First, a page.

Barmp! The Harbour Symphony marks a return to normality in St. John's

·4 min read
These are the participants in the Harbour Symphony, performed on Tuesday. From left: Delf Maria Hohmann, Harbour Symphony curator, musicians Eric Escudero, Nicole Hand, Wilson Escudero, Chris Seary, John Power and Heather Barrett.  (Heather Barrett/CBC - image credit)
These are the participants in the Harbour Symphony, performed on Tuesday. From left: Delf Maria Hohmann, Harbour Symphony curator, musicians Eric Escudero, Nicole Hand, Wilson Escudero, Chris Seary, John Power and Heather Barrett. (Heather Barrett/CBC - image credit)
Heather Barrett/CBC
Heather Barrett/CBC

BARMP!

Barmp barmp barmp!

BARRRRMP!

The St. John's International Sound Symposium — and its signature event, the Harbour Symphony — is back.

I love the Sound Symposium. It's a festival of experimental music and sound, held every second year in St. John's, and it's been going for nearly 40 years.

If you're into avant garde classical music or jazz, there is something for you. If you enjoy the sounds of nature, there is something for you. If you are into the sonically unusual, there is a lot for you. Basically, the Sound Symposium meets you where you're at.

Heather Barrett/CBC
Heather Barrett/CBC

The Harbour Symphony definitely meets you where you're at — especially if where you're at is within earshot of St. John's harbour.

The sound of summer

Every day of the festival, at 12:30 p.m., the horns of ships docked in port erupt in a co-ordinated musical score, creating an abstract sound composition.

Some people really dig it, a few people find it irritating, and for all hands in St. John's, the Harbour Symphony is the sound of summer.

But alas, not for the past few summers. The COVID-19 pandemic put a halt to most gatherings and planned events over the past couple of years. The 2020 Sound Symposium was silenced. Except for a one-off gig requested for a cruise ship, St. John's has been without the Harbour Symphony since the Sound Symposium of 2018.

So when I got an email calling for volunteers to play in the 2022 Harbour Symphony, it felt like a sign. St. John's had finally arrived at some sort of post-pandemic normal! I was so excited, I signed up to play for two different symphonies on two different days.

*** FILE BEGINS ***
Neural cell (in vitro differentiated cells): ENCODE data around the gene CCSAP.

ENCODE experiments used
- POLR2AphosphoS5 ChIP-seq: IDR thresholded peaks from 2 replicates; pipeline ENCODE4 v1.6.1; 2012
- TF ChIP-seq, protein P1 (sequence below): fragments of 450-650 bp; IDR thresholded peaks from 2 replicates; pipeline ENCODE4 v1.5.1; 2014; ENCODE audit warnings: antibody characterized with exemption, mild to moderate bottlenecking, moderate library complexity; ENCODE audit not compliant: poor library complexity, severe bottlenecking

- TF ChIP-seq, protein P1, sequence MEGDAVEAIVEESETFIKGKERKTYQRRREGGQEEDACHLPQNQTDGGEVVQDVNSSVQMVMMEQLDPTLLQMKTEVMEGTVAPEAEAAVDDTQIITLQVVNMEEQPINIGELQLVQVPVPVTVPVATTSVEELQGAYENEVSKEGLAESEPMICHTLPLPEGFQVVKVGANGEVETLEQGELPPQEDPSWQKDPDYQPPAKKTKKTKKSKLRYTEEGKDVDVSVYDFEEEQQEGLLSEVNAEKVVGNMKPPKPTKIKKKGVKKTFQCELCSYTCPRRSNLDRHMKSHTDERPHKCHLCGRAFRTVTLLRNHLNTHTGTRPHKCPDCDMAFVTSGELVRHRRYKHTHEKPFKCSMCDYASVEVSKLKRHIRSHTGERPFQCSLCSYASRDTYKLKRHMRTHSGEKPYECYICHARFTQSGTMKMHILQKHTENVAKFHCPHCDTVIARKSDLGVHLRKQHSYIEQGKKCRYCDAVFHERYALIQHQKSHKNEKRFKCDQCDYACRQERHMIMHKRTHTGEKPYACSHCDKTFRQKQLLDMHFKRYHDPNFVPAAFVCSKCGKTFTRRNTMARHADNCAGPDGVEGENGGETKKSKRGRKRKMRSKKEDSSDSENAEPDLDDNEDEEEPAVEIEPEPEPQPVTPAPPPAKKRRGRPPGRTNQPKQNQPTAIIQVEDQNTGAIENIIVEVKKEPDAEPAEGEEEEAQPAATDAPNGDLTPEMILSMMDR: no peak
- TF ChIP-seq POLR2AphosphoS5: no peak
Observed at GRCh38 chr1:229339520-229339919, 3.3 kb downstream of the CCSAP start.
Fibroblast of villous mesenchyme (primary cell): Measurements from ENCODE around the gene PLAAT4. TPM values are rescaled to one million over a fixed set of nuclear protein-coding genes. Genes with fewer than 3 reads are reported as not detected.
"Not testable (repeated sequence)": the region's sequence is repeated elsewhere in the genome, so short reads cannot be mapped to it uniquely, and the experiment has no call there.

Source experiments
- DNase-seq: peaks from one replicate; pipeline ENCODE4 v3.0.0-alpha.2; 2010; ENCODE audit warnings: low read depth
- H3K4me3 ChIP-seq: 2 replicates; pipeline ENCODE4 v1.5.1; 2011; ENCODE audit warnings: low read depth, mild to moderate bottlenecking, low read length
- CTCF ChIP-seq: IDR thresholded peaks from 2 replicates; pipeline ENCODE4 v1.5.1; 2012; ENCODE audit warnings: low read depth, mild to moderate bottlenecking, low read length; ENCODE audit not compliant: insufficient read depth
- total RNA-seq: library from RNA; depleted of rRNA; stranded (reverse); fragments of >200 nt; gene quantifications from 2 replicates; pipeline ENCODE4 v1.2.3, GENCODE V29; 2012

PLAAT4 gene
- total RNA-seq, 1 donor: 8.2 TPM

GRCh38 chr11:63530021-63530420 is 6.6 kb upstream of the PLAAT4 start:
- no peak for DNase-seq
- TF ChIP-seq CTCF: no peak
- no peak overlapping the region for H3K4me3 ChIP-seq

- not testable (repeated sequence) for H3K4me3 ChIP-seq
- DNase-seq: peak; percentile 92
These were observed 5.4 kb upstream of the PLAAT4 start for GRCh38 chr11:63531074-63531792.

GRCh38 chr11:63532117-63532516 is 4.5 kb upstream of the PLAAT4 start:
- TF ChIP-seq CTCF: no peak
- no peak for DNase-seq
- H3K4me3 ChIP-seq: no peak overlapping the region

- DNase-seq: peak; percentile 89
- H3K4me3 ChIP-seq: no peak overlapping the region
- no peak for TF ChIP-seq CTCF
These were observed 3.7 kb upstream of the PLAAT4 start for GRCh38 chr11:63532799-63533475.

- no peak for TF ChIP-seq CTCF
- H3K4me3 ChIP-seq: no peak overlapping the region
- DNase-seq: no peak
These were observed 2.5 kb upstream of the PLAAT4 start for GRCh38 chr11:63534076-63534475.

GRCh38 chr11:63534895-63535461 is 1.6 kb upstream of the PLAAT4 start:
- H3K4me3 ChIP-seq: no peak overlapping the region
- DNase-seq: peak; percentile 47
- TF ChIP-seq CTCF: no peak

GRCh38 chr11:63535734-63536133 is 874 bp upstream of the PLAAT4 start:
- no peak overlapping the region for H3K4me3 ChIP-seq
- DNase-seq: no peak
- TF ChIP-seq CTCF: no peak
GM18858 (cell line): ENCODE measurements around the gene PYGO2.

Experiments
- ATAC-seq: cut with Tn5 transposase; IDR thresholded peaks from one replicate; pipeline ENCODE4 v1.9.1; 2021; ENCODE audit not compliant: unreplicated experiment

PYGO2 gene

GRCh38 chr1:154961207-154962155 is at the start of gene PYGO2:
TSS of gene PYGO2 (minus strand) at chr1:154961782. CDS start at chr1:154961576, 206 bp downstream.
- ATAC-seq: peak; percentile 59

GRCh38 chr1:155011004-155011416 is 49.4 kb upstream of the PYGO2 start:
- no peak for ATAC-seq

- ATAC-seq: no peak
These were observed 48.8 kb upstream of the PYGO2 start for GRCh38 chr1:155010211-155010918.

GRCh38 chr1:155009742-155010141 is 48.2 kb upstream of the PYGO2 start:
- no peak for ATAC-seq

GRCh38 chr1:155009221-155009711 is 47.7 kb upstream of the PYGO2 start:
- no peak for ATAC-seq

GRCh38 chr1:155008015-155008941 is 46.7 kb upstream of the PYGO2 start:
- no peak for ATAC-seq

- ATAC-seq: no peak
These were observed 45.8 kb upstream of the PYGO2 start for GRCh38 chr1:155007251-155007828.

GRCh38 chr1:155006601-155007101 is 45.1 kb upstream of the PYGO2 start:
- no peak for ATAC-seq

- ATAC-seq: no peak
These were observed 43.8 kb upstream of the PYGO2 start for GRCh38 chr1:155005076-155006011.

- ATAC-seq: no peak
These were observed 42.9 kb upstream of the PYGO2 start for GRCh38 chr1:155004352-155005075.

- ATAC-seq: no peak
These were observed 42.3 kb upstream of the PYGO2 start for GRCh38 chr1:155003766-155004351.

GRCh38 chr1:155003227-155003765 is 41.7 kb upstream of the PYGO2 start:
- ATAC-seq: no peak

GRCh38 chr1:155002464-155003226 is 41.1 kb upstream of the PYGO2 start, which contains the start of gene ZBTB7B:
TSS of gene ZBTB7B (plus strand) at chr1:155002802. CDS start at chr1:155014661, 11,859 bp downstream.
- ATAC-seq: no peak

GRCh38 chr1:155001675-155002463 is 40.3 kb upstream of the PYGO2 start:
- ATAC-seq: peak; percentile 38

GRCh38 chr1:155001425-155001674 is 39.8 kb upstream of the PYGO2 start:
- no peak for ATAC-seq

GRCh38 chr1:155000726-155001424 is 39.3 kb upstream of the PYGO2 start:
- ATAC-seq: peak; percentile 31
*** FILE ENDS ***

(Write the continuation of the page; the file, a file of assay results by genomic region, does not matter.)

Delf the curator

On both days, I met the other players, and Delf Maria Hohmann, the curator of the Harbour Symphony, on the St. John's waterfront at 11:15 a.m.

Heather Barrett/CBC
Heather Barrett/CBC

Delf looks like a cross between a mad scientist and a summer camp counsellor, which basically sums up his job. He drafts musicians to compose the pieces, he wrangles the "orchestra" players, and he records each performance. On the logistics side, he spends months working with city and port authorities to get permission for the players to board vessels, climb up to the ships' bridges, and wail on their horns.

On the days I am there, Delf distributes scores, and runs us through a rehearsal. We count minutes and seconds, and yell "barmp!" when our horns are to play.

Then Delf sends us off to our ships, with directions on how to check in with harbour security and helpful reminders: wear closed-toe shoes, remember to take your masks.

The performance

On my first day, I am solo, aboard the research vessel Atlantic Condor. On my second day, I am with John Power, a percussionist turned social worker, and we board the offshore supply vessel Maersk Clipper. The crews aboard both vessels are expecting us and hardly bat an eyelid at what we are doing.

Heather Barrett/CBC
Heather Barrett/CBC

Both days, I sit in the captain's chair, up high, with a panoramic view of the harbour. At 12:30 p.m. sharp, coast guard radio gives us a five-second countdown, and off we go. For the next four minutes, I am preoccupied with counting, following the score and hitting that horn button at the correct times. And then it's over. It happens so fast, I don't even hear it.

We thank the crew, and leave them to get on with their day.

Worlds collide

It's this mashup of the marine industry and the music industry, the social worker and the journalist, that makes the Sound Symposium so special — and so comforting.

In North America and Europe, a Sound Symposium type of festival is generally limited to the community of the avant garde artists and musicians who are in the know. For sure, the avant garde crowd knows about the St. John's Sound Symposium — it has an international reputation.

When participants from all over the world arrive in St. John's for the festival, they expect to, and will be, collaborating with like-minded musicians and artists.

But there's more.

On the stages, at the workshops, in the audience and behind the scenes are also civil servants, tradespeople, retirees, students — anyone with the curiosity and willingness to hear their surroundings a bit differently.

Normal weirdness

In St. John's, we take a bit of normal weirdness when we can get it.

In 2022, the world is an unsettled place, buffeted by COVID-19, war, climate change.

But for a few gloriously loud minutes every day for a week and a half in July, all is well in our little corner of the world.

BARRRRRRRRRRRRRMP!!!!

Read more from CBC Newfoundland and Labrador

Our goal is to create a safe and engaging place for users to connect over interests and passions. In order to improve our community experience, we are temporarily suspending article commenting